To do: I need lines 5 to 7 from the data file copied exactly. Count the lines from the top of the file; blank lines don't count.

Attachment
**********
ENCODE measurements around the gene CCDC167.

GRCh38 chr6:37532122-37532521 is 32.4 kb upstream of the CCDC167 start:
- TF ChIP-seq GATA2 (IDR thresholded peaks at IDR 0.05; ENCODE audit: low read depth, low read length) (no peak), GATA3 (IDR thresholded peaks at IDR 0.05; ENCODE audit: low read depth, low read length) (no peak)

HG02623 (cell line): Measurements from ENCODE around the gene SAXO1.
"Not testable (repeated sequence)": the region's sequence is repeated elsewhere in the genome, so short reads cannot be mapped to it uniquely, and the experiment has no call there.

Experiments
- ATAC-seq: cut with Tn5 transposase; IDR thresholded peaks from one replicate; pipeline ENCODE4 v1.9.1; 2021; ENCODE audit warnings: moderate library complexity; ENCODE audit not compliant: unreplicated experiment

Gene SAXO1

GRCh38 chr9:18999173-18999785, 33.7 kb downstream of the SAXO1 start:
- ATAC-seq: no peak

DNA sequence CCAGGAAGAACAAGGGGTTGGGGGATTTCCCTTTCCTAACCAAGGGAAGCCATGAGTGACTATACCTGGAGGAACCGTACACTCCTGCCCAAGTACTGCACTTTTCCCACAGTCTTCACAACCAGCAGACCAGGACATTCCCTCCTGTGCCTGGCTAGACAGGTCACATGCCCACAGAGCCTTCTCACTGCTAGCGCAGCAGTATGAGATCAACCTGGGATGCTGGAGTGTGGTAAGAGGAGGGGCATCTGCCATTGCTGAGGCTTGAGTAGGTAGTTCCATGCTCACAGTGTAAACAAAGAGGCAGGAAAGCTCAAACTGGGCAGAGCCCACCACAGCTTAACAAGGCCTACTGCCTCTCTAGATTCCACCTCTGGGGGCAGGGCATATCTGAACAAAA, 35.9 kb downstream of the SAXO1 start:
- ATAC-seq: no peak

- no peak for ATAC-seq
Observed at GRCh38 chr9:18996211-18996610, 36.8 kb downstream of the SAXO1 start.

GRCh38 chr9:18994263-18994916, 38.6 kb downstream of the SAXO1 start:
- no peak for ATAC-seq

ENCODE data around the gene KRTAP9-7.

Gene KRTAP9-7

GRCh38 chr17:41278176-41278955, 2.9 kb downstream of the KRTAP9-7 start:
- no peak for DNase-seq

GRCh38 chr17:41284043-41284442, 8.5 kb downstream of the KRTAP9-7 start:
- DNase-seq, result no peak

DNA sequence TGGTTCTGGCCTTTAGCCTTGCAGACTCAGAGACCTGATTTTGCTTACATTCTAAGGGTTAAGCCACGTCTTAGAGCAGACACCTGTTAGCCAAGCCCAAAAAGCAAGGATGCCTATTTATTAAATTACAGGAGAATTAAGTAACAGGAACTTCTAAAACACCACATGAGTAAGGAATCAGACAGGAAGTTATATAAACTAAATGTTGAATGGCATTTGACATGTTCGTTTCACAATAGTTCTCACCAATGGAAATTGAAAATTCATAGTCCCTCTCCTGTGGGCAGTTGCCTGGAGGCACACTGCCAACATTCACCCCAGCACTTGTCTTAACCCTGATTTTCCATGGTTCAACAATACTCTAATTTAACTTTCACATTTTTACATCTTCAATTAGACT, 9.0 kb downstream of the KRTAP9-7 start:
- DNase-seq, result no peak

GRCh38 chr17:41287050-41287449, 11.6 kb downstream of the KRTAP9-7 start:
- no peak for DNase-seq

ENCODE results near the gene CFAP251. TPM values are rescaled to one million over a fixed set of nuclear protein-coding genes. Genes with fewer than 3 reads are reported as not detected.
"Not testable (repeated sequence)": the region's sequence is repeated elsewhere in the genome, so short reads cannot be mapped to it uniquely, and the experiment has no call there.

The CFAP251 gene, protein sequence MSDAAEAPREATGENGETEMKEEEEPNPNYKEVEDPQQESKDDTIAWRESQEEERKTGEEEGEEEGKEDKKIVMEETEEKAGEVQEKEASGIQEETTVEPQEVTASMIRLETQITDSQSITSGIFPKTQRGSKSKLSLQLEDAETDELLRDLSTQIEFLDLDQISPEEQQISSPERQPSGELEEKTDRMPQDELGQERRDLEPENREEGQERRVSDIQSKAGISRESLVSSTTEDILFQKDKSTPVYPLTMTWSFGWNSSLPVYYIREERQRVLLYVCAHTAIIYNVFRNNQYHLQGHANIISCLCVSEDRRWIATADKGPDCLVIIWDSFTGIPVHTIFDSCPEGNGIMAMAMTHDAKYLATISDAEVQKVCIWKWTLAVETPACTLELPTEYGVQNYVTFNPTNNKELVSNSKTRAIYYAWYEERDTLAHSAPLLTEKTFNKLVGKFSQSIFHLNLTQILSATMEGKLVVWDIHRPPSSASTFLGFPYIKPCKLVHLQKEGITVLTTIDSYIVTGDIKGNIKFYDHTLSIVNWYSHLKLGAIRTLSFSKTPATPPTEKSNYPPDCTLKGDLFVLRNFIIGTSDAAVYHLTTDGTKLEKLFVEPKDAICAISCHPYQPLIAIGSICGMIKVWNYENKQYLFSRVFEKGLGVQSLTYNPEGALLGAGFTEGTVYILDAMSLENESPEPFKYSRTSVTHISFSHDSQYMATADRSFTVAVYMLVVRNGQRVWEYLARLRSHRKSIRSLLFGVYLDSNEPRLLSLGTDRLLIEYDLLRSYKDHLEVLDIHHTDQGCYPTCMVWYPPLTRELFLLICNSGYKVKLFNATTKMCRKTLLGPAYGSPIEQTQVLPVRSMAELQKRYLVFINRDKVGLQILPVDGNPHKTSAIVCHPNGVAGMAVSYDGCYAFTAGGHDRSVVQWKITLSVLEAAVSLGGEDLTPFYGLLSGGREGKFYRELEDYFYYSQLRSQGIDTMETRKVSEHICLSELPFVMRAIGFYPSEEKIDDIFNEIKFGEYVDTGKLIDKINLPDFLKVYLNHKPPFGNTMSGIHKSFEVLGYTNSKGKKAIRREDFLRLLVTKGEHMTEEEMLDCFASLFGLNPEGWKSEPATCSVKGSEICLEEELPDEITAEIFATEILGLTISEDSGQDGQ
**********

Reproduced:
"Not testable (repeated sequence)": the region's sequence is repeated elsewhere in the genome, so short reads cannot be mapped to it uniquely, and the experiment has no call there.

Experiments
- ATAC-seq: cut with Tn5 transposase; IDR thresholded peaks from one replicate; pipeline ENCODE4 v1.9.1; 2021; ENCODE audit warnings: moderate library complexity; ENCODE audit not compliant: unreplicated experiment